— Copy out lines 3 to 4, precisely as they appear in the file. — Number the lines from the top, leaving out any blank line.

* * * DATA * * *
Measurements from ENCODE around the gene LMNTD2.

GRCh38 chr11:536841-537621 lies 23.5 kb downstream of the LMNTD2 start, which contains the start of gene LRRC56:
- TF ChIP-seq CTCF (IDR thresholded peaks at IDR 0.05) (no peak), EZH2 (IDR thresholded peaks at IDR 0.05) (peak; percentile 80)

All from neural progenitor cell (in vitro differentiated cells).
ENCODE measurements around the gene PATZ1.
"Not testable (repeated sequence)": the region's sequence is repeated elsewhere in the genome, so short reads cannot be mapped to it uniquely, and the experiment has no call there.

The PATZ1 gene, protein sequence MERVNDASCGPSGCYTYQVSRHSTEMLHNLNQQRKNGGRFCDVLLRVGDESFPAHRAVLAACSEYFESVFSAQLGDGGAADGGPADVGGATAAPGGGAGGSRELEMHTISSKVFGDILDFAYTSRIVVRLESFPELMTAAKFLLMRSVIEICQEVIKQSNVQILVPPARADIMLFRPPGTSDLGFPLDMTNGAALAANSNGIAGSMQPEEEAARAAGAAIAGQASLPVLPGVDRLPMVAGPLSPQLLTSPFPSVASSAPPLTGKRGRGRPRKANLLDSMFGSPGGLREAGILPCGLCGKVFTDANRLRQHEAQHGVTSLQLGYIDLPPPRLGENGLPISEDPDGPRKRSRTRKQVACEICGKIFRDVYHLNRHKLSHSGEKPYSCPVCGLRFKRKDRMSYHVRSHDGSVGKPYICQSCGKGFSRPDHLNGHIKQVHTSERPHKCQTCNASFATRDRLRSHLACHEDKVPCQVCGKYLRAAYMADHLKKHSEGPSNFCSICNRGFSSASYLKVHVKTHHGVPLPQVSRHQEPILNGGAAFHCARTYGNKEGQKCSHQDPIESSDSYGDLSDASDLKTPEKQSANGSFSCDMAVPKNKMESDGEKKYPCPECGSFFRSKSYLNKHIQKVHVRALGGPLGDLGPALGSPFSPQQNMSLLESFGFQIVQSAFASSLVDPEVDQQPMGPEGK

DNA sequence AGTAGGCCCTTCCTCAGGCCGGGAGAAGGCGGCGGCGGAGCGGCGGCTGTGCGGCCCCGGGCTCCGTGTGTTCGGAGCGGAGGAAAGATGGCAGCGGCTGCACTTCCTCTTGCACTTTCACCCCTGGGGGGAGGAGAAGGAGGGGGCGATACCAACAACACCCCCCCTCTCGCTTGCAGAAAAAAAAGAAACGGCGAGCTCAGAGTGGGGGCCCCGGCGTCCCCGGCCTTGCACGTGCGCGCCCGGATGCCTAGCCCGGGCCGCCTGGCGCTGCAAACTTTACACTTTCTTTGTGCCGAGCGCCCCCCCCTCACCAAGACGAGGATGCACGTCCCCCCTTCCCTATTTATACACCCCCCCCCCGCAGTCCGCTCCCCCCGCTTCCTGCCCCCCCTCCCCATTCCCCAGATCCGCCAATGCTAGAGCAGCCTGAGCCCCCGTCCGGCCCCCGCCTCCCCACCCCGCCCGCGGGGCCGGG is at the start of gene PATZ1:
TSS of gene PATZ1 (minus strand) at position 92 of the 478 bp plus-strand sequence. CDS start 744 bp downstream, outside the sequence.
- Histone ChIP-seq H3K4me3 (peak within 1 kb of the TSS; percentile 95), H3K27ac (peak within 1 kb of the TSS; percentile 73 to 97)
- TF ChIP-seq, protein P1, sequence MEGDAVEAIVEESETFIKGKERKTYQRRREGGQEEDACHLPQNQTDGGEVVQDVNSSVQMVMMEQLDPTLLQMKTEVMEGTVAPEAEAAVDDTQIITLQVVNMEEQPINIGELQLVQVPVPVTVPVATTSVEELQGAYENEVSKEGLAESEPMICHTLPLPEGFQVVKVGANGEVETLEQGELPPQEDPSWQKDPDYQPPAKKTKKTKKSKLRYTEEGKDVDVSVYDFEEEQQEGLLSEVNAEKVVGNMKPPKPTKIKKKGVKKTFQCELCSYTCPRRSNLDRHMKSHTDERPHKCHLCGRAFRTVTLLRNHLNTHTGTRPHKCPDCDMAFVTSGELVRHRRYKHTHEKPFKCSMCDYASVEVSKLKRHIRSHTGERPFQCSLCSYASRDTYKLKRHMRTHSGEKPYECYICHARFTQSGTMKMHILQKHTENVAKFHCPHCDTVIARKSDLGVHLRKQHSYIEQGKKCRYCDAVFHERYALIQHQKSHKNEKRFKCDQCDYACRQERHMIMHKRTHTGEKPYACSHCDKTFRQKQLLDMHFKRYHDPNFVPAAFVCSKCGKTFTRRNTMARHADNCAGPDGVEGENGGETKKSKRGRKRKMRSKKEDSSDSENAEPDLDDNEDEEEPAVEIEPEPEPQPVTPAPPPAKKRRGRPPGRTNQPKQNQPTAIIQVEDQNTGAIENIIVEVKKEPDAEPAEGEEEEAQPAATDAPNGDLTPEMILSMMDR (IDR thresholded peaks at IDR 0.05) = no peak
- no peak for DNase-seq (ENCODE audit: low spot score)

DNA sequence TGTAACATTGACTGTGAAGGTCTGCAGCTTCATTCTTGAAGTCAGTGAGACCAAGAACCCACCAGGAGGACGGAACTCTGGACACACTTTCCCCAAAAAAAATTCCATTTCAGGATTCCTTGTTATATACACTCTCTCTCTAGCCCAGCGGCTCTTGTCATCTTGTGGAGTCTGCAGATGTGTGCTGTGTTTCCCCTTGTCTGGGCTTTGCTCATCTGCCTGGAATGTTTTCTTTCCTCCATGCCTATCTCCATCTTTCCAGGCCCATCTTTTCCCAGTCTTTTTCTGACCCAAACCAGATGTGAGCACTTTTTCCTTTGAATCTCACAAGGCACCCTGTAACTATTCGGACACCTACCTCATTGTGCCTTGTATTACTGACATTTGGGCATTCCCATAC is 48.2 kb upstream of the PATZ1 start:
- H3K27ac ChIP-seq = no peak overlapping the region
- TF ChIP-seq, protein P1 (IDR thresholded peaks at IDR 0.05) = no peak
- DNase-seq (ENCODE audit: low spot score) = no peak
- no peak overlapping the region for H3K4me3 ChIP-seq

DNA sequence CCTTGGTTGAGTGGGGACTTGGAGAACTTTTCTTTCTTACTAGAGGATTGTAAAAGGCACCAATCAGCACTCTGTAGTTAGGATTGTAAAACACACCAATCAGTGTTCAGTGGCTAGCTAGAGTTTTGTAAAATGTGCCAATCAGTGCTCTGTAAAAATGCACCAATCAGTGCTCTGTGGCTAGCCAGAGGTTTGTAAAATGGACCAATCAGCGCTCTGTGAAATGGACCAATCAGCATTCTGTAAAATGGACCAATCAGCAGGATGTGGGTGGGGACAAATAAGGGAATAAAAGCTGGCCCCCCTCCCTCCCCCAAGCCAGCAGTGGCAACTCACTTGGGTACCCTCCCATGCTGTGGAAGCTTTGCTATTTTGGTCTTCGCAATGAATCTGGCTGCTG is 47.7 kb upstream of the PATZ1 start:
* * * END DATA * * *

- TF ChIP-seq CTCF (IDR thresholded peaks at IDR 0.05) (no peak), EZH2 (IDR thresholded peaks at IDR 0.05) (peak; percentile 80)

All from neural progenitor cell (in vitro differentiated cells).